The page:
- Reporter gene
In molecular biology, a reporter gene (often simply reporter) is a gene that researchers attach to a regulatory sequence of another gene of interest in cell culture, animals or plants. Certain genes are chosen as reporters because the characteristics they confer on organisms expressing them are easily identified and measured, or because they are selectable markers. Reporter genes are often used as an indication of whether a certain gene has been taken up by or expressed in the cell or organism population.
Common reporter genes
To introduce a reporter gene into an organism, scientists place the reporter gene and the gene of interest in the same DNA construct to be inserted into the cell or organism. For bacteria or prokaryotic cells in culture, this is usually in the form of a circular DNA molecule called a plasmid. It is important to use a reporter gene that is not natively expressed in the cell or organism under study, since the expression of the reporter is being used as a marker for successful uptake of the gene of interest.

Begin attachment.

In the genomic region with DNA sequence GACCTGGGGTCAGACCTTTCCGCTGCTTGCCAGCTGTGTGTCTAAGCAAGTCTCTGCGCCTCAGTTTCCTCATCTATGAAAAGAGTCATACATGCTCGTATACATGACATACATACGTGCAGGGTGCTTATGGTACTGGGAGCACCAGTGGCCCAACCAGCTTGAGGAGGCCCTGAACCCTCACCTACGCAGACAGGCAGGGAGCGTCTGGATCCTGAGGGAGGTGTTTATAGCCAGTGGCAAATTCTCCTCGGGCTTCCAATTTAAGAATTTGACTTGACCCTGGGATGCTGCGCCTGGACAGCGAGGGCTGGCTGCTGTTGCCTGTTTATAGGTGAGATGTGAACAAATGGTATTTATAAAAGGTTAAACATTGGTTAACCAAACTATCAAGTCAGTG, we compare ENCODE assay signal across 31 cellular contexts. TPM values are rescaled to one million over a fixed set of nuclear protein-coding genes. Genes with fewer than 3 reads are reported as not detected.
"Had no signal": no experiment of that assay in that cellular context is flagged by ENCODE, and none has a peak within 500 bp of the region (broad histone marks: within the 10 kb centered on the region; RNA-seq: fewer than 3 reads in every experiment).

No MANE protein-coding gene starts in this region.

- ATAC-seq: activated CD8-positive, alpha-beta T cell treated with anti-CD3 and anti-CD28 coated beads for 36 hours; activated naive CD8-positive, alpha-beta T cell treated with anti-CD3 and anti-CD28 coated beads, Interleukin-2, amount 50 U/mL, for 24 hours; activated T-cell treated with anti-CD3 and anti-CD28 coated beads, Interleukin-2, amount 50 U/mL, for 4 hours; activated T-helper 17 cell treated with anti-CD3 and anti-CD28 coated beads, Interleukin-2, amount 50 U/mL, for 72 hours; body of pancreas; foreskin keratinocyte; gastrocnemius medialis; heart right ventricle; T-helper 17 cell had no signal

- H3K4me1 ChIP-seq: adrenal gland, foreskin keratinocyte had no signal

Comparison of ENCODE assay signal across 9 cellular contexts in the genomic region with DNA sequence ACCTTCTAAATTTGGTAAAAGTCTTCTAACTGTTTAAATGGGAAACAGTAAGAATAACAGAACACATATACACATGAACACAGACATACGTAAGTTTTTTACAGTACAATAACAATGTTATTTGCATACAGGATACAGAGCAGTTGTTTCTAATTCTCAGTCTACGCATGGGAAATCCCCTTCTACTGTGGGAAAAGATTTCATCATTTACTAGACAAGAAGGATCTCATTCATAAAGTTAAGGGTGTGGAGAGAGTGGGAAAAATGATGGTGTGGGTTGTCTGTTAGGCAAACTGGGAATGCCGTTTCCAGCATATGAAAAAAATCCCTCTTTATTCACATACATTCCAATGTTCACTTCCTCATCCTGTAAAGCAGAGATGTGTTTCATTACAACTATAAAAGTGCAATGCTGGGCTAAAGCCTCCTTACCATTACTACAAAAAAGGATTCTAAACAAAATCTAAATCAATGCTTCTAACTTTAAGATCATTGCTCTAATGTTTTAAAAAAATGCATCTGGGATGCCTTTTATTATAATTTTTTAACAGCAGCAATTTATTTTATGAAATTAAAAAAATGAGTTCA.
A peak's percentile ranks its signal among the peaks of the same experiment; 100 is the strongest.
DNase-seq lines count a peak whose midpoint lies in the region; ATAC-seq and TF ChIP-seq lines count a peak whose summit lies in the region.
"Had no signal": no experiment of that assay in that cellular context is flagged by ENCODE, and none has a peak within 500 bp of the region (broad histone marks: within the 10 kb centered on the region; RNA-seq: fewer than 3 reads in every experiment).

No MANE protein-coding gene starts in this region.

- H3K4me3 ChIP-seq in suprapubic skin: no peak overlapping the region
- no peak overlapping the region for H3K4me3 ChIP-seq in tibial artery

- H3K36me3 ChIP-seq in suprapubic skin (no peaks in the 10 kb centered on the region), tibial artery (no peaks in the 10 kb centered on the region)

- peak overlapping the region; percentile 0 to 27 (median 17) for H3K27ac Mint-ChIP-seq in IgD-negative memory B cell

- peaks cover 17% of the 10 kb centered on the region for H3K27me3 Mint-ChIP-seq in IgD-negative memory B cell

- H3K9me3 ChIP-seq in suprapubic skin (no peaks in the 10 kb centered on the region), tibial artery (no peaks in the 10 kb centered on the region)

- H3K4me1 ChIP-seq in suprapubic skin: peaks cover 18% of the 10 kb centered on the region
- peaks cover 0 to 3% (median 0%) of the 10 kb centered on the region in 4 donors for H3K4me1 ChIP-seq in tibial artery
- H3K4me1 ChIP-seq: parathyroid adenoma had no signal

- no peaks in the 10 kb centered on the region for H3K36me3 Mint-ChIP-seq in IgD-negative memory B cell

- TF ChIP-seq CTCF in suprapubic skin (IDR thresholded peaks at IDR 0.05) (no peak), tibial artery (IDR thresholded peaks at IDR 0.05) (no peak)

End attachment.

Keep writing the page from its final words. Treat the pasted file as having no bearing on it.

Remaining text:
Commonly used reporter genes that induce visually identifiable characteristics usually involve fluorescent and luminescent proteins. Examples include the gene that encodes jellyfish green fluorescent protein (GFP), which causes cells that express it to glow green under blue light, the enzyme luciferase, which catalyzes a reaction with luciferin to produce light, and the red fluorescent protein from the gene dsRed. The GUS gene has been commonly used in plants but luciferase and GFP are becoming more common.
A common reporter in bacteria is the LacZ gene, which encodes the protein beta-galactosidase. This enzyme causes bacteria expressing the gene to appear blue when grown on a medium that contains the substrate analog X-gal. An example of a selectable-marker which is also a reporter in bacteria is the chloramphenicol acetyltransferase (CAT) gene, which confers resistance to the antibiotic chloramphenicol.
Transformation and transfection assays
Many methods of transfection and transformation - two ways of expressing a foreign or modified gene in an organism - are effective in only a small percentage of a population subjected to the techniques. Thus, a method for identifying those few successful gene uptake events is necessary. Reporter genes used in this way are normally expressed under their own promoter independent from that of the introduced gene of interest; the reporter gene can be expressed constitutively (that is, it is "always on") or inducibly with an external intervention such as the introduction of IPTG in the β-galactosidase system. As a result, the reporter gene's expression is independent of the gene of interest's expression, which is an advantage when the gene of interest is only expressed under certain specific conditions or in tissues that are difficult to access.